So while I’m dissatisfied with Sanders, I oppose Clinton. But the Democratic Party establishment, in the name of pragmatism when not outright ideological preference, is working hard to ensure that it is Clinton that gets the nomination, so much so that I’ve been far from alone in referring to her presumptive nomination as a “coronation.”[8] A political system that offers me a choice between Clinton and someone even more conservative is profoundly unsatisfactory. In such a system, no matter who gets elected next November, we will all have a war criminal as president, we will all have inadequate if not regressive action on climate change, and we will all face worsening social inequality. And the claim Democrats have been relying on pretty much continuously since the 1970s, that the other guy is worse, has worn vanishingly thin.

As an anarchist, I oppose nearly all exercise of power—including both political and economic power— over others. As a vegetarian ecofeminist, I understand such exercise to be part of a flawed mentality that also expresses itself in our relationships with the environment and with non-human animals.[9] This mentality, implemented as a system of social organization in the Neolithic, now threatens our survival.[10] In this context, the problem of choosing Clinton versus any Republican, even a possible fascist,[11] is really small beer.

But even if a lot of people who are very worried about the imminence of a point of no return on climate change are wrong, hope requires a resuscitation of a now deeply devalued liberal education and of the values especially of critical thinking it teaches,[12] an “unpragmatic” goal as long as conservatives exercise influence in government.[13] Which is again to say that for me, even a very limited hope lies in what conservatives will view as tyranny.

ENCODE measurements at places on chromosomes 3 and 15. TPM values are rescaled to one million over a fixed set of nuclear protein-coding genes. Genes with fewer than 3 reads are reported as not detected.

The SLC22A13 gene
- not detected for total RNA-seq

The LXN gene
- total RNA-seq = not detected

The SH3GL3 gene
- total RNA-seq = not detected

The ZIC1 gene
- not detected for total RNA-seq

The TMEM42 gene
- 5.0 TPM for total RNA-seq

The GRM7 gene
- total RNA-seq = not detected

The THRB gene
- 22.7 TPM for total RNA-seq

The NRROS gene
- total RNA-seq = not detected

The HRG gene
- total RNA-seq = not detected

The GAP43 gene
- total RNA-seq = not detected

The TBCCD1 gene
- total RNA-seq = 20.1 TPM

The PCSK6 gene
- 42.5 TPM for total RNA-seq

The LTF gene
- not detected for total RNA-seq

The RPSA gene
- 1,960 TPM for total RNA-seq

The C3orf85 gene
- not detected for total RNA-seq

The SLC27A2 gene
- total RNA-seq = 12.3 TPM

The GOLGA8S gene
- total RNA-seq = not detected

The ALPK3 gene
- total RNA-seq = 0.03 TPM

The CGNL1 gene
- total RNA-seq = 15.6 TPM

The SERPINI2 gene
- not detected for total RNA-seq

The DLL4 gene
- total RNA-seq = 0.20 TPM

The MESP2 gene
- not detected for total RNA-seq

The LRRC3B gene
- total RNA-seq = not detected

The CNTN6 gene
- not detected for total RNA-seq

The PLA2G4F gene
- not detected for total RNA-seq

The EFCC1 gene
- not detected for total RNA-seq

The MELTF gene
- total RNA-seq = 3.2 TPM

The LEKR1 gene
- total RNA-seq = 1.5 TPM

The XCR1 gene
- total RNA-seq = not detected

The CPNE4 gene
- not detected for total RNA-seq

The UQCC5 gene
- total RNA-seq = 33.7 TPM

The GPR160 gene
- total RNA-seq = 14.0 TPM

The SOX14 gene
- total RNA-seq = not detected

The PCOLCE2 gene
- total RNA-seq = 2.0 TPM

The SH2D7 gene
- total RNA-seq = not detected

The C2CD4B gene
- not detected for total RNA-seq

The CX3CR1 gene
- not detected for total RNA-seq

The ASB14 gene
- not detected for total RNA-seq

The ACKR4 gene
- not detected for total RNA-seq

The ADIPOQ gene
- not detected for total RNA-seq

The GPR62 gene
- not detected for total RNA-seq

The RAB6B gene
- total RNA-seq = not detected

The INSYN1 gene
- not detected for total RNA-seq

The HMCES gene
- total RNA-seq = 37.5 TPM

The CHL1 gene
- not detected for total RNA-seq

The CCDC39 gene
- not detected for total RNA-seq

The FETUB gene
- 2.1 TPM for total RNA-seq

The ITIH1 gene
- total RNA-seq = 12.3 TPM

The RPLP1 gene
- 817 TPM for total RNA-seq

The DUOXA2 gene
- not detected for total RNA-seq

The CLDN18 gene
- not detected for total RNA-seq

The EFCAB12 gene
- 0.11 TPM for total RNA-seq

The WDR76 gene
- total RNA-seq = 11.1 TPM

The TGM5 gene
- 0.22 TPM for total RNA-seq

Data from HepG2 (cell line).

I might well be accused of deeply wishful thinking in hoping (no, I don’t actually think it will happen) the United States will break up, allowing conservatives their own fiefdoms and all of us to live peaceably under much more local government. But for me, it is an essential first step against a likelihood that we have very little if any time at all left to save ourselves.

  1. [1]Blue Texan [pseud.], “Stop Whining, Liberals!” Firedoglake, September 27, 2010,
  2. [2]Blue Texan [pseud.], “Stop Whining, Liberals!” Firedoglake, September 27, 2010,
  3. [3]Greg Sargent, “Liberal blogger directly confronts David Axelrod, accuses White House of ‘hippie punching’,” Washington Post, September 23, 2010,
  4. [4]Abby Phillip, “Bernie Sanders makes it clear: He’s playing this game to win,” Washington Post, November 30, 2015,
  5. [5]Ezra Klein, “Why Clinton’s TPP opposition unnerves me,” Vox, October 8, 2015,; Kelly Riddell, “Hillary Clinton flip-flops from 2008 positions in bid for liberal voters’ support,” Washington Times, October 13, 2015,; Robert Scheer, “Go Ahead, Back Hillary Clinton and Forget All About Her Record,” Truthdig, October 9, 2015,; Stephen Stromberg, “How Hillary Clinton panders,” Washington Post, October 11, 2015,